Glysantin® protects against rust, frost and frustration

January 17, 2005 by  

The eternal icy wastes of the polar oceans seem a very inhospitable environment. Yet beneath the thick covering of snow and ice all kinds of creatures thrive, obviously immune to the sub-zero temperatures. One of them is the Antarctic ice fish (Trematomus bernacchii). During the course of its evolution, this fish has developed its own antifreeze system. It has “antifreeze glycoproteins” in its blood which prevent the molecules of water agglomerating to form ice crystals which would cause the cells to burst and disable the fish’s circulation.

During the cold seasons of the year, the technical organism of an automobile also faces very similar problems, because the water flowing through its cooling system tends to solidify into ice at winter temperatures. At the worst, the expanding ice will crack the radiator and engine block, resulting in a total write-off; the frost has done its dire work. A good reason, one might think, to look around for a different coolant. But ordinary water has properties that are simply unsurpassed: it can absorb extremely large amounts of heat and remove it from the engine, and it is cheap and readily available. If only there wasn’t the risk of the radiator bursting.

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Yet what evolution did for the ice fish by equipping it with its own superb antifreeze system, chemists at BASF developed as long as 75 years ago for the automobile engine: the branded antifreeze Glysantin®. With the right mixture of Glysantin® and water, an automobile cooling system can even withstand temperatures up to -40C (-40F). Even in summer, the main component of Glysantin®, the divalent alcohol ethylene glycol, safeguards against engine failure. This is because it not only lowers the freezing point of water, but also raises its boiling point and thereby prevents radiators boiling over.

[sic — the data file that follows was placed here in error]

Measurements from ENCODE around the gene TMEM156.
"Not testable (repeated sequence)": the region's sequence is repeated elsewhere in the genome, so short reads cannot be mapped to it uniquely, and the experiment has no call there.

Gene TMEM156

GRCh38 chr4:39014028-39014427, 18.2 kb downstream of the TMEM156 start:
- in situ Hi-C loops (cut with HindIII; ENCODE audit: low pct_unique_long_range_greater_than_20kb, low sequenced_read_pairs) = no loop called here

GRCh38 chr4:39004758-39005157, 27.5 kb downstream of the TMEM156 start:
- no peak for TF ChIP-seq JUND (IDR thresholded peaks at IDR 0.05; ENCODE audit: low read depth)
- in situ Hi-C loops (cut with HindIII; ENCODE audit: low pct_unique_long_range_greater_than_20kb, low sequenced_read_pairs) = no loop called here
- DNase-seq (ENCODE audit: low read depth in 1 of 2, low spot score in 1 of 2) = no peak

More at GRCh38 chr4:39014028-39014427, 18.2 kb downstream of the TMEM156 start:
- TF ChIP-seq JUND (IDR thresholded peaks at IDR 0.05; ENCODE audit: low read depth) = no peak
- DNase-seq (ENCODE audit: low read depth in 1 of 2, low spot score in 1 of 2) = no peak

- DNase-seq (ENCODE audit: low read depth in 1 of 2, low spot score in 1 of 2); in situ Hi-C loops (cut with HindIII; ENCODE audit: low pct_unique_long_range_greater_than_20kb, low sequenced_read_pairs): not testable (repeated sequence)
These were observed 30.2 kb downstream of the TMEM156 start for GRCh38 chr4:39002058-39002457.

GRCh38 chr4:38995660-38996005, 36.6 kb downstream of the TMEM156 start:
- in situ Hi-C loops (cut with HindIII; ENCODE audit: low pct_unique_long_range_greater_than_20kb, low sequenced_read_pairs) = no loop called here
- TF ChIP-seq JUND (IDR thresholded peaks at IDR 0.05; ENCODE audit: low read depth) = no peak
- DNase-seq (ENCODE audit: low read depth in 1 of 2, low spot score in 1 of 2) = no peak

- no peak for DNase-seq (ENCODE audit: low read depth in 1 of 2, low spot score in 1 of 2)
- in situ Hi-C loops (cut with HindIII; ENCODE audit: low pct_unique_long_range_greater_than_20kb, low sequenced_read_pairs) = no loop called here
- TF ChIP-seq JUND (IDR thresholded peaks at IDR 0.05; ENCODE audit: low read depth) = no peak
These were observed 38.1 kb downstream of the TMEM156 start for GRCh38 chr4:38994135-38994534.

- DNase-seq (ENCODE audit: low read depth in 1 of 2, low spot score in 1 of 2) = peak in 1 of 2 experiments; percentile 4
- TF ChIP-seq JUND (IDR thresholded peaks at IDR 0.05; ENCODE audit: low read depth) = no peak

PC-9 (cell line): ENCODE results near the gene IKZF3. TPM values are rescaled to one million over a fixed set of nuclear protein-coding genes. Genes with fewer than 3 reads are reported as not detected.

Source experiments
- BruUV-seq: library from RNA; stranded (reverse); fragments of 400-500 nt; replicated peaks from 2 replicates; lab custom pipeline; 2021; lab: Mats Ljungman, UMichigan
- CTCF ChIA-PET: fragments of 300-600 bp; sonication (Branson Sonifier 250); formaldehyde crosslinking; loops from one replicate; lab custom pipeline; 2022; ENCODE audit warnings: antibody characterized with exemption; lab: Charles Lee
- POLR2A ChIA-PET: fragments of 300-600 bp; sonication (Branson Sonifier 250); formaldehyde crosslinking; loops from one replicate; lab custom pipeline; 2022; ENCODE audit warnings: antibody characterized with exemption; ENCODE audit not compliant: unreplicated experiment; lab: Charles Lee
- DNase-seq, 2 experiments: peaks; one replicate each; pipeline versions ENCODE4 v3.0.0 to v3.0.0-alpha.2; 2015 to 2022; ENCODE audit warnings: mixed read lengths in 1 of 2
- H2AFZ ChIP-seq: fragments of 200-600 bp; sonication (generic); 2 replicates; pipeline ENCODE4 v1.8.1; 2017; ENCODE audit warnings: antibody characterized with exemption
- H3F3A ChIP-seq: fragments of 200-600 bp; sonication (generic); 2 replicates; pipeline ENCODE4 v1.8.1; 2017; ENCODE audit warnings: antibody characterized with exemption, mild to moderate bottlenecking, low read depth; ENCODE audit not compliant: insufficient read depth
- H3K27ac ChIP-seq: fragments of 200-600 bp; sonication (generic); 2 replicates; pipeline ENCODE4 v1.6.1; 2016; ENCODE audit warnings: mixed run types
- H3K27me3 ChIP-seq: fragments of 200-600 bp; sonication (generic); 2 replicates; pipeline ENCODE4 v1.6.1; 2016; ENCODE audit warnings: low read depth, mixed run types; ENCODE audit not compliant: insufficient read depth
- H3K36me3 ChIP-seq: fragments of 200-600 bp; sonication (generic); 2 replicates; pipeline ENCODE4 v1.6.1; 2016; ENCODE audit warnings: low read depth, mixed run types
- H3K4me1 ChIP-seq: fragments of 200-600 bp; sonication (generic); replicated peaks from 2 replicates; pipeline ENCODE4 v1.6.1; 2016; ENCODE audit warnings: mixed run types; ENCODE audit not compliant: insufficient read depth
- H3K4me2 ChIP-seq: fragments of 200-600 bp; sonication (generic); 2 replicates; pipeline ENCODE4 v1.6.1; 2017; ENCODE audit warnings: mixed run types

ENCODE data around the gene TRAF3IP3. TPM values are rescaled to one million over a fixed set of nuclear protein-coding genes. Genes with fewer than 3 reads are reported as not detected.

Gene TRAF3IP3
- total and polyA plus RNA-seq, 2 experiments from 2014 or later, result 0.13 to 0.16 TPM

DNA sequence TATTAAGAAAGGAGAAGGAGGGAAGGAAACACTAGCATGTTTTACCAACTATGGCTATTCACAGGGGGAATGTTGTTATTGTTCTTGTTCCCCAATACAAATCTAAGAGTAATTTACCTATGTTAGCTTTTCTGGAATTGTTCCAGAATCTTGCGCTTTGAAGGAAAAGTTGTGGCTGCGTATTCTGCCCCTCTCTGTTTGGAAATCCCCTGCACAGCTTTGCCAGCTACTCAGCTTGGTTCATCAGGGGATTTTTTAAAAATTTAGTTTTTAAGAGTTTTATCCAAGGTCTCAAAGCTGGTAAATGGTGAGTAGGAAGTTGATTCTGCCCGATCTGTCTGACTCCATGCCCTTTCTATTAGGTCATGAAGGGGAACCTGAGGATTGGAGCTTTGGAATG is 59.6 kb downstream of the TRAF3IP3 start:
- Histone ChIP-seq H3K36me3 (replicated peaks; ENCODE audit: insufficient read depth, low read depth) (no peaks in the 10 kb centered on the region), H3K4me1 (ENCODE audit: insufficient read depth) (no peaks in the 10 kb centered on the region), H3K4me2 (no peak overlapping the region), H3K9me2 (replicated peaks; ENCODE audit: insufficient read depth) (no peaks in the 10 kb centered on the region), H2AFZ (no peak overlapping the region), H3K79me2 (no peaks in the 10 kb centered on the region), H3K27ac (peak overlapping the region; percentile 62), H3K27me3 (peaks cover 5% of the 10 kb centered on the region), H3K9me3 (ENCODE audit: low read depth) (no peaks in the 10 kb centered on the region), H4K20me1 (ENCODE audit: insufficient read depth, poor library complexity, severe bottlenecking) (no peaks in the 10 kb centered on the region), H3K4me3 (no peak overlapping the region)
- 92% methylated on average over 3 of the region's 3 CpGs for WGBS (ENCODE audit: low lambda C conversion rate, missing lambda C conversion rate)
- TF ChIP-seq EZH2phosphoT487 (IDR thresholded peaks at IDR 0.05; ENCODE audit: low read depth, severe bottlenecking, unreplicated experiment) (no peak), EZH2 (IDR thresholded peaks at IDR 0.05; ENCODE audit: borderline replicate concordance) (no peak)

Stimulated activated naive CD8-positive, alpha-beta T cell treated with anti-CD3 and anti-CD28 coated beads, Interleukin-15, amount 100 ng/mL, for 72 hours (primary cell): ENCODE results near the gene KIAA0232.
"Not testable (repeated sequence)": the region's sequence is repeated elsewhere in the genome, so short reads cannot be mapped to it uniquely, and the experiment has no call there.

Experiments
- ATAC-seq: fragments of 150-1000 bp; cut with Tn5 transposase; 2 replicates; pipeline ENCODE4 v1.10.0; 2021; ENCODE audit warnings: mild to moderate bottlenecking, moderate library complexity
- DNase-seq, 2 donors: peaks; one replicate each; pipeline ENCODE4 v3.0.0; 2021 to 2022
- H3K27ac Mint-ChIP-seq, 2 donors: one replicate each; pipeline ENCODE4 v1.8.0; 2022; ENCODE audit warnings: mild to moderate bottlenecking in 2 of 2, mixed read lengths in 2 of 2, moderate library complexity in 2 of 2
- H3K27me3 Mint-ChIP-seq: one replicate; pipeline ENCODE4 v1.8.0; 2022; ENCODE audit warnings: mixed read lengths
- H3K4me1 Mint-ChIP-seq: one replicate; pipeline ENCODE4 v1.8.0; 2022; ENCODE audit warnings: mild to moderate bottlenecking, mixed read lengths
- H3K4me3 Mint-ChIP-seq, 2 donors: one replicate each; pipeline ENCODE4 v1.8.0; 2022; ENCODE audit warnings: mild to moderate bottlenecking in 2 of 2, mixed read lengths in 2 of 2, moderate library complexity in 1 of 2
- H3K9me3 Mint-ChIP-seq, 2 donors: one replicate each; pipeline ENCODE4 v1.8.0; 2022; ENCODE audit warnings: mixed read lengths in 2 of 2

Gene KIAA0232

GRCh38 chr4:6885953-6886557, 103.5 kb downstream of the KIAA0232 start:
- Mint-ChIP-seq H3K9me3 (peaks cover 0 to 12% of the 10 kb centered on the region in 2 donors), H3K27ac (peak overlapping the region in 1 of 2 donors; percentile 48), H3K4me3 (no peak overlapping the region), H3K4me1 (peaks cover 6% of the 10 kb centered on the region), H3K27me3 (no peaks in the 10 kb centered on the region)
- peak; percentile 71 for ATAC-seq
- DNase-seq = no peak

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If this BASF product were only one of the many ethylene glycol based anti-freezes currently available, this would be the end of the story. “Protecting engines against frost and overheating are two tasks performed by Glysantin®, but its also has a third: preventing corrosion”, explains Ladislaus Meszaros, who is responsible within BASF’s Performance Chemicals Division for worldwide development and applications technology in the automotive sector. “It is this threefold action that distinguishes an all-round coolant, because the water in the cooling system combined with the high operating temperatures promotes corrosion”, continues Meszaros. “Without protection, the rust soon eats its way through the metal walls of the radiator.”

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However, help is at hand in the form of the special corrosion inhibitors that make Glysantin® Europe’s best-selling antifreeze. BASF’s experts are constantly engaged in modifying these additives to meet the increasingly exacting demands of modern automobile engines.

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With success, as demonstrated not least by the seal of quality ‘Highly Recommended’ of DEKRA, the international testing and certification service, which has been awarded repeatedly to Glysantin® every year since 1996 when it was first issued. “We really put antifreeze agents through their paces”, says Martti Haas, Environmental and Product Analyst of DEKRA Umwelt GmbH in Stuttgart. “This includes performing extensive corrosion tests at very high temperatures and different pressures, evaluating environmental compatibility and even design of the packaging”. An antifreeze only receives the highest test seal, emphasizes Haas, if – like Glysantin® – it gets top marks in all categories.


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